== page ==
When we moved into this fixer-upper house, there was no heating or air conditioning in half the house. Instead, the previous owner just put a space heater in every room. One of our biggest projects on moving in was installing HVAC throughout the building. When we did so, I made sure to include support for a smart thermostat and I chose the Nest.
My office is upstairs and the Nest thermostat that controls this portion of the house is downstairs. While I certainly could run downstairs to set the heat, that interrupts my workflow. Instead, I use Alexa. In the summer, I ask Alexa what the temperature is upstairs to decide if I need to pre-cool the office before I go up. When in my office, I tell my desktop Echo to raise or lower the temperature depending on my comfort level.
This is a pretty sweet router for home office work, but I’m not entirely convinced D-Link’s marketing folks thought through the implications of “reboot the router” as a selling point. So what are we really looking at here? This is a powerful router that can participate in a mesh network, giving your home more overall coverage and reducing Wi-Fi dead zones. D-Link is D-Link. They’ve been making good stuff for years.
It’s the Alexa control that amuses me. Yes, you can reboot the router. You can also tell Alexa to enable or disable guest access. But oddly enough, you can’t command Alexa to block the kids once they’ve passed their bedtime. You also can’t tell Alexa to prioritize your work computer’s video stream instead of the kids or family watching Netflix.
It’s a solid device, but Alexa control has a way to go.
It’s probably time to recommend an Echo device for your home office. I have the hockey puck-sized Echo Dot, but the Echo Show probably would be a better fit. My office is in the back of the house and upstairs, so being able to see who is at the door (see Ring, next) would be something of a win (more on that next, too).
The new Echo Show 10 is more than twice the price of this device, and that one eerily follows you around, so I’m not a fan. Having an Alexa in your office can be helpful in other ways, too. For example, I just tried spelling “eerie” and was way off. So I asked Alexa and got the right spelling. I use her for math help when my hands are on the keyboard, for facts and information, and to add things to my lists. Office Alexa is a big help.
I’m recommending the smaller Echo Show 5 because it has a nice screen and doesn’t take too much space on your desk.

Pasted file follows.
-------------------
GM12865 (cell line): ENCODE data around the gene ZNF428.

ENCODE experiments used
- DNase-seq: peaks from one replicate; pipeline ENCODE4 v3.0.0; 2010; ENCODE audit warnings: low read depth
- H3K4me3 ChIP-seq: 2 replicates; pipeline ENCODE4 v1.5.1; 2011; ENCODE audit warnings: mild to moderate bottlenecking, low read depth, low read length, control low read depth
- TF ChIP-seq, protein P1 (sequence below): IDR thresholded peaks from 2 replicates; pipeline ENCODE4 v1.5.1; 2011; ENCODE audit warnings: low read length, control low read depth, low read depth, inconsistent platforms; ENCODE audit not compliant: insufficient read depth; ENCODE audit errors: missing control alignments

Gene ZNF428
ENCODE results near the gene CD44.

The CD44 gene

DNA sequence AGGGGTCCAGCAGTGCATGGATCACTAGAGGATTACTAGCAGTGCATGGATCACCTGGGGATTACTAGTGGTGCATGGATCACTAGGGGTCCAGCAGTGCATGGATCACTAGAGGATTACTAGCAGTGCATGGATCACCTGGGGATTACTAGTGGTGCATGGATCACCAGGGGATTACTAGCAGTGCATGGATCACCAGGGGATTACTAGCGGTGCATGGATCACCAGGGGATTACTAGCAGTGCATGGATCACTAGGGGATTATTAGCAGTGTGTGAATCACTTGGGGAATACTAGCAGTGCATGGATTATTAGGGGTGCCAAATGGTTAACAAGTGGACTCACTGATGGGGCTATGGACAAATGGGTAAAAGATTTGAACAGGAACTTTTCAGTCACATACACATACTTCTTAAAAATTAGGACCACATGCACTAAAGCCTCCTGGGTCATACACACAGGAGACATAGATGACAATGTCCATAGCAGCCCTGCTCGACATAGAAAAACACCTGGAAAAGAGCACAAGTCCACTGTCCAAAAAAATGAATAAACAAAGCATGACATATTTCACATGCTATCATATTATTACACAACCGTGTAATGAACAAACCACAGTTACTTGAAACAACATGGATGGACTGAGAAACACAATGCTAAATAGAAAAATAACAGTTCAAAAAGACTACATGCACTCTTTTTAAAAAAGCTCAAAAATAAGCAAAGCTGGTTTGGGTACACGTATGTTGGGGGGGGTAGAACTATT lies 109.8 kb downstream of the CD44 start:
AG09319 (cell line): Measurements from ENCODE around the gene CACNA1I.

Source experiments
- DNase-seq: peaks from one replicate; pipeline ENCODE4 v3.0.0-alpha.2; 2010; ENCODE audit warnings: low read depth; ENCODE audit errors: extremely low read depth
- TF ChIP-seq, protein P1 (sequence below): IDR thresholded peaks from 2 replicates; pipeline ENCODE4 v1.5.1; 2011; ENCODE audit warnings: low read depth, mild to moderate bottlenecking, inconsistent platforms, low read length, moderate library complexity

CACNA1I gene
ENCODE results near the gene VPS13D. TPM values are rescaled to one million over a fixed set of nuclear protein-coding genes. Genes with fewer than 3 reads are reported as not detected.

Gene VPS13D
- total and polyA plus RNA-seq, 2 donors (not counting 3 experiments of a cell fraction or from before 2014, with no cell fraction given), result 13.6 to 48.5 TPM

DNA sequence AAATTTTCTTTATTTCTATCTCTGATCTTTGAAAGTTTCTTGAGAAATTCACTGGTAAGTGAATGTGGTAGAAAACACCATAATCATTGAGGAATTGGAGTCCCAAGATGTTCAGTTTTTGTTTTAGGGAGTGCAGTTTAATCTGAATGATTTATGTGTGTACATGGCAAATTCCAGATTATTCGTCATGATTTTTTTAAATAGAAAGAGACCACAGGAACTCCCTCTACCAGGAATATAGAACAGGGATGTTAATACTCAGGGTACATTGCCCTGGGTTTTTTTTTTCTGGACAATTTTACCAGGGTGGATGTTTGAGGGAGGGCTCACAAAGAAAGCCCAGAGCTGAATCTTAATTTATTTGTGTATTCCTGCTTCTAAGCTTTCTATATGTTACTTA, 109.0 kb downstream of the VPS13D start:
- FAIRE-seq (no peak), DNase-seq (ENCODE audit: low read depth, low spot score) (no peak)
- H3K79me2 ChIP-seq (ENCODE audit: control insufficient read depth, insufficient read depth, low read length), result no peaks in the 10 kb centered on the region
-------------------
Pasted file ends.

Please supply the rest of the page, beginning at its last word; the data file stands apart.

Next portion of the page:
I had the Ring installed in my previous house and it worked pretty well. It still took 20-30 seconds to get a picture on the screen, but it worked. Most of the time, I was able to respond to a ring before the delivery person lost patience and left.
In my new house, where I really need to have something like the Ring, it doesn’t work as well. I’m at the far end of the house, upstairs in my office and I’ve found that the ring can take upwards of 60 seconds to show whoever’s at the door. It’s still helpful, because I can talk to that person socially distanced from across the house. But.. the slow speed does mean that some delivery folks are long gone before the Ring successfully establishes a connection.
OK, so strictly speaking, this isn’t exactly an office-related product. But you’re working at home and everyone’s gotta eat, right? Having a smart kitchen faucet — a $430 smart kitchen faucet — seems like a necessity, or it will once you learn about it.
Imagine walking up to your sink and asking Alexa to turn on the water. Or imagine asking for precisely one teaspoon of water, or a cup of water at precisely 100 degrees. This faucet can do all that. Do you need it? Well, that’s a matter of perspective. Do I have one? No. Is it something you needed to know about merely to reinforce either your faith in human progress or your observation that we’re all going to hell together?
Of course it is. I’m here for you. I really am.
Oh, the weather outside is frightful
But the smart heater is so delightful
And since we’ve no place to go
It’s the pandemic, don’t ya know
Let it snow, let it snow, let it snow
With apologies to Dean Martin, this is an Alexa-powered space heater. This allows you to place the heater under your desk, behind you in a strategically perfect location, or anywhere else in your office where you want to stay warm. Control it via an app or by Alexa. And stay warm and safe this winter.
How we chose
As always, I started with items I’m familiar with and really like. Then I simply dug through Amazon’s listings, looking for highly rated items I could picture in a home office. After finding thousands of lighting choices, I decided to settle on just a few. Then it was time to go farther afield, looking for cooling, heating, fans, and even a wildly expensive but somehow not-overpriced-for-what-it-does faucet.
The bottom line is that Alexa is becoming ubiquitous. Where you choose to put her to work is up to you. Before I leave you today, there’s this: “Alexa, sing digital intelligence.” You’re welcome.
Tell us about your Alexa devices and how you’re using them in the comments below.